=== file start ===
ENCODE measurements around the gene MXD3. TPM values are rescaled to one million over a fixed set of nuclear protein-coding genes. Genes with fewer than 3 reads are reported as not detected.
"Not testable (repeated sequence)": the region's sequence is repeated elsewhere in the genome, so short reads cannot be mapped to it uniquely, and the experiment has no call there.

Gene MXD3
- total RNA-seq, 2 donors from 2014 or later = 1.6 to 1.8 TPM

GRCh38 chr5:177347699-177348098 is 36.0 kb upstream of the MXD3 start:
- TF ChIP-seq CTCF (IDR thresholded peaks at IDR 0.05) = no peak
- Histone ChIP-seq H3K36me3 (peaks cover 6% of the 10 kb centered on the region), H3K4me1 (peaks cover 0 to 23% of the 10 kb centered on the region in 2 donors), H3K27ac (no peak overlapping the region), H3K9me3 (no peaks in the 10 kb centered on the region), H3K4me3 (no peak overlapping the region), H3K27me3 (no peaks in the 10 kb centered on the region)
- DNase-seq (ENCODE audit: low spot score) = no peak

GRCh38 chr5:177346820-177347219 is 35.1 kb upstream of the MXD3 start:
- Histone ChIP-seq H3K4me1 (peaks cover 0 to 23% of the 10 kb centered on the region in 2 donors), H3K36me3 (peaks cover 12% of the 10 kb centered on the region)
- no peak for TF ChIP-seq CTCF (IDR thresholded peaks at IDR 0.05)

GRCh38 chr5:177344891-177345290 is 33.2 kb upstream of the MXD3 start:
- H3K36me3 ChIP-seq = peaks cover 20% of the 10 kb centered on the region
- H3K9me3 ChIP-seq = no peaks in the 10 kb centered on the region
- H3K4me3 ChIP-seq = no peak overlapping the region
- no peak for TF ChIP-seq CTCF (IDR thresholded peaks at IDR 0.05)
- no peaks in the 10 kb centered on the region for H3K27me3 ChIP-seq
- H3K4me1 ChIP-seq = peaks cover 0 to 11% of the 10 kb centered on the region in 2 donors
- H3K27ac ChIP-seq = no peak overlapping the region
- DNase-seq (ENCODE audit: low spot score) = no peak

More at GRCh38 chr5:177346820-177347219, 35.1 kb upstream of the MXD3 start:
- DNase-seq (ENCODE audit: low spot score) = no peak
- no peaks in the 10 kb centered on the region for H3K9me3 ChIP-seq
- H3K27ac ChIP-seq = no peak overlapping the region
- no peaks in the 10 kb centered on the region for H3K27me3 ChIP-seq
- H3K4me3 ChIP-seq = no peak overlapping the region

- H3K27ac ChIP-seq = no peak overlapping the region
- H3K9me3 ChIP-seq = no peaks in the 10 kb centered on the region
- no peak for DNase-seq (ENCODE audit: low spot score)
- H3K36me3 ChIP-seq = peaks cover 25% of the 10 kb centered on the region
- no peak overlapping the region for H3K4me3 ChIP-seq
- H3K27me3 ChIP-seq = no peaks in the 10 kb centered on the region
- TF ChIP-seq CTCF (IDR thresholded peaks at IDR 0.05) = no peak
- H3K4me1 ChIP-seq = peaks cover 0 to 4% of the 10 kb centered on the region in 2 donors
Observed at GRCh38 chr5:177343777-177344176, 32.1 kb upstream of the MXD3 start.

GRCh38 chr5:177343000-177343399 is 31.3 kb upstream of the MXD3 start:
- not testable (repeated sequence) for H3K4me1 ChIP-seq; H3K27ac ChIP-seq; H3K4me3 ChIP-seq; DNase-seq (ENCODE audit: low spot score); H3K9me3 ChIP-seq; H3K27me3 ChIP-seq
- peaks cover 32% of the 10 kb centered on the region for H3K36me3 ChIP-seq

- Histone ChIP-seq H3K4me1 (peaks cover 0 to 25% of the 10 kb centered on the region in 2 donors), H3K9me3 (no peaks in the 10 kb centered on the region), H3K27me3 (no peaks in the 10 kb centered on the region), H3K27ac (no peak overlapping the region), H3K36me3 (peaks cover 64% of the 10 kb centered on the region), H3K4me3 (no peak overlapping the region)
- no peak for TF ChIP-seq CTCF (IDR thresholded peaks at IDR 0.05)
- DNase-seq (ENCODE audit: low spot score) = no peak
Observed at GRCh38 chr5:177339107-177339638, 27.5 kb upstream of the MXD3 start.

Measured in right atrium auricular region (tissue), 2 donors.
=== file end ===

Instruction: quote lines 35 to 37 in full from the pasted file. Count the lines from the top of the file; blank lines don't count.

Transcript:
Observed at GRCh38 chr5:177343777-177344176, 32.1 kb upstream of the MXD3 start.

GRCh38 chr5:177343000-177343399 is 31.3 kb upstream of the MXD3 start:
- not testable (repeated sequence) for H3K4me1 ChIP-seq; H3K27ac ChIP-seq; H3K4me3 ChIP-seq; DNase-seq (ENCODE audit: low spot score); H3K9me3 ChIP-seq; H3K27me3 ChIP-seq